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Ninth Circuit looks at copyright dispute over "The Shape of Water"

News and Notes Focused on the 3 Public Faces of IP Law

  • Brand Image Protection - Trademark Law
  • Visual Image Protection - Copyright Law
  • Personal Image Protection - Right of Publicity Law

The Image Protection Law blog has been created in order to share stories and information on the legal aspects of: 1) the marketplace reputation of a company or product captured in its trademark, 2) published or publicly-displayed artwork, photography, and any created visual design, and 3) use of a person's photograph or likeness for product promotion or other commercial purposes.

The "IP3" share at least one thing in common: Image is everything. In these posts let's look at what that means in the realm of intellectual property in the news, but let's also be prepared to explore if there's something more beyond "everything." Don't forget, the intellectual in "intellectual property" doesn't mean smart or brainy, although by nature true creators often are. The word is used to refer to any creation, i.e., a "product of the mind." While this blog will be regularly updated, you are encouraged to share your thoughts on these posts.

Anyone who saw the Best Picture winner "The Shape of Water" is likely to agree that it is a haunting film that uses elaborately detailed, blue sets with unexpected, random shots of water in a variety of circumstances throughout to create a mesmerizing visual story. While it seems like a unique movie, the son of Pulitzer Prize-winning playwright Paul Zindel has sued Fox Searchlight Pictures, Inc., and others linked with the film alleging copyright infringement of his father's 1969 play "Let Me Hear You Whisper."

Zindel's story tells of a janitor at a private dolphin research center who teaches a captive dolphin to speak, while "The Shape of Water" tells the tale of a mute janitor at a government research facility who falls in love with an aquatic, humanoid creature held captive there.

Substantial similarity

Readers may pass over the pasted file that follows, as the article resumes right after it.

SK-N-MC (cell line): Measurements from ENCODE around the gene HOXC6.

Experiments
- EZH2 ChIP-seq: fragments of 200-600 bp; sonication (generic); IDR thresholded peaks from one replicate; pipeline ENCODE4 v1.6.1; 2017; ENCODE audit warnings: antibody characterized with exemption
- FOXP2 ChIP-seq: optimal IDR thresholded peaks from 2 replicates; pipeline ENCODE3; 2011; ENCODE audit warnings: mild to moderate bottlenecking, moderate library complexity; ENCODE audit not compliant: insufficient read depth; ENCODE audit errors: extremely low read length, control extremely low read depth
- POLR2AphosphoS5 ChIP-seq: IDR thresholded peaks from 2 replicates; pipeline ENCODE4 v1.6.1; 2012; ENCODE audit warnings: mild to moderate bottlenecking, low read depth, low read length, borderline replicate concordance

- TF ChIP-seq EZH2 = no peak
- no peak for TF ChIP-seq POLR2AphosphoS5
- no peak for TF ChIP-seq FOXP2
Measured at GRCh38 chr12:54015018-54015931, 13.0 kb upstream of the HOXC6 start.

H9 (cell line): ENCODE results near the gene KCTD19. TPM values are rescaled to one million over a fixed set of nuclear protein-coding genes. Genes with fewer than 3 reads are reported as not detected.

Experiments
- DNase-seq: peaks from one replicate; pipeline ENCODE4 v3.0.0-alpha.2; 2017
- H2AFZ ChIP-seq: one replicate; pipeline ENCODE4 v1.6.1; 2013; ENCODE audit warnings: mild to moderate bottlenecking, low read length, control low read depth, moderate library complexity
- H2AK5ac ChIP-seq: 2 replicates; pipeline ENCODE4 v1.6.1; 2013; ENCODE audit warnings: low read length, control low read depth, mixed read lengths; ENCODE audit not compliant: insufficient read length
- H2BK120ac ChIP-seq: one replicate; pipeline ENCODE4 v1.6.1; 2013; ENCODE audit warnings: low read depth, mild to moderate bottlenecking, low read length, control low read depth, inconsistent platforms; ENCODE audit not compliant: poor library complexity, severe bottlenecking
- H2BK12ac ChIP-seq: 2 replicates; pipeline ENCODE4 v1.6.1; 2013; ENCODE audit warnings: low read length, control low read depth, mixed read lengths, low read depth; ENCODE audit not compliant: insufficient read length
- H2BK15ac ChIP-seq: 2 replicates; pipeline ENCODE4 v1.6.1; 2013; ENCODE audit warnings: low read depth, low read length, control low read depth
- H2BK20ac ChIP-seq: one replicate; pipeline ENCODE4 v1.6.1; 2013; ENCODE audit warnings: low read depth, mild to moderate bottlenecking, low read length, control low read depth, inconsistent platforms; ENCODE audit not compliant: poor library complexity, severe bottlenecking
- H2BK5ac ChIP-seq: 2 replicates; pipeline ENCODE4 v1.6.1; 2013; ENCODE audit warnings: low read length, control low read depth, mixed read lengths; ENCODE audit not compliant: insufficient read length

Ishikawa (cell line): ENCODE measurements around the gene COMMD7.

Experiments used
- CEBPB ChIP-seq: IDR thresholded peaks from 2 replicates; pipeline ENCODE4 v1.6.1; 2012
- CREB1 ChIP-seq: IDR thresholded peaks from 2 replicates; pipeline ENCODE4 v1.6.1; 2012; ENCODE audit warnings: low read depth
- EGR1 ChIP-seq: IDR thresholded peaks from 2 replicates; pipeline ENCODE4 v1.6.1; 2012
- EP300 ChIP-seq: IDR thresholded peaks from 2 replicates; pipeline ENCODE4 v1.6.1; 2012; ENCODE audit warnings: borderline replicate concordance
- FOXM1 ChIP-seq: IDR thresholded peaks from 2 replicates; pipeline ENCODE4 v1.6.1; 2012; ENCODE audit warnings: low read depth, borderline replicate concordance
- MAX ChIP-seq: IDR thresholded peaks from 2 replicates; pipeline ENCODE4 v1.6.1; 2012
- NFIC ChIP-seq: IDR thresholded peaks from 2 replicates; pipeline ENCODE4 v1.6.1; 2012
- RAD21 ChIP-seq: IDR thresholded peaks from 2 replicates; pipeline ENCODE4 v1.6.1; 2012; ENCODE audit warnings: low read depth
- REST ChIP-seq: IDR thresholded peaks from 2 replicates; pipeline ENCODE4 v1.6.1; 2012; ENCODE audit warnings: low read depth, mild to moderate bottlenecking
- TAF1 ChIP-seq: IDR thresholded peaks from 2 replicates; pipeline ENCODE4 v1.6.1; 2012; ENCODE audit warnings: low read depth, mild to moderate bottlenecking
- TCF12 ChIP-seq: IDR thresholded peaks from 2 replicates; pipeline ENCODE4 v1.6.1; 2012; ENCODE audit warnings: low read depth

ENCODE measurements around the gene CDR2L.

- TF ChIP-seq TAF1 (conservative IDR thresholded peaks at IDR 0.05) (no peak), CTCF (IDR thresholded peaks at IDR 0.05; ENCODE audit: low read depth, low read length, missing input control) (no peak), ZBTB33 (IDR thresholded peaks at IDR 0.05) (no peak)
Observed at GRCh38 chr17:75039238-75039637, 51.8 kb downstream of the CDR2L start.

The U.S. District Court in the Central District of California dismissed Zindel's lawsuit in an unpublished opinion that said the film (and a related book) are not substantially similar to Zindel's play as a matter of law and that the similarities are "minor." The judge decided the case without oral argument.

In considering the motion to dismiss, the court looked at the "extrinsic test" of substantial similarity - analyzing the protectible "concrete elements based on objective criteria" - namely a comparison of "plot, themes, dialogue, mood, setting, pace, characters, and sequence of events in two works."

The judge analyzed all these elements in comparison to conclude that the two works are not substantially similar, despite some jarring similarities. For example, in both works, the captured creature was spirited away by the respective janitor in a laundry cart.

Case dismissal appealed

The plaintiff appealed to the U.S. Court of Appeals for the 9th Circuit, which heard the case on Dec. 9. The defendants on appeal argued that the trial court was appropriate to decide the case on a motion to dismiss, while the plaintiff asserted that he deserves to survive dismissal and have the opportunity to present evidence of substantial similarity to a jury, including the testimony of expert witnesses.

(The unpublished U.S. District Court opinion in Zindel v. Fox Searchlight Pictures, Inc., is available on Westlaw at 2018 WL 3601842.)

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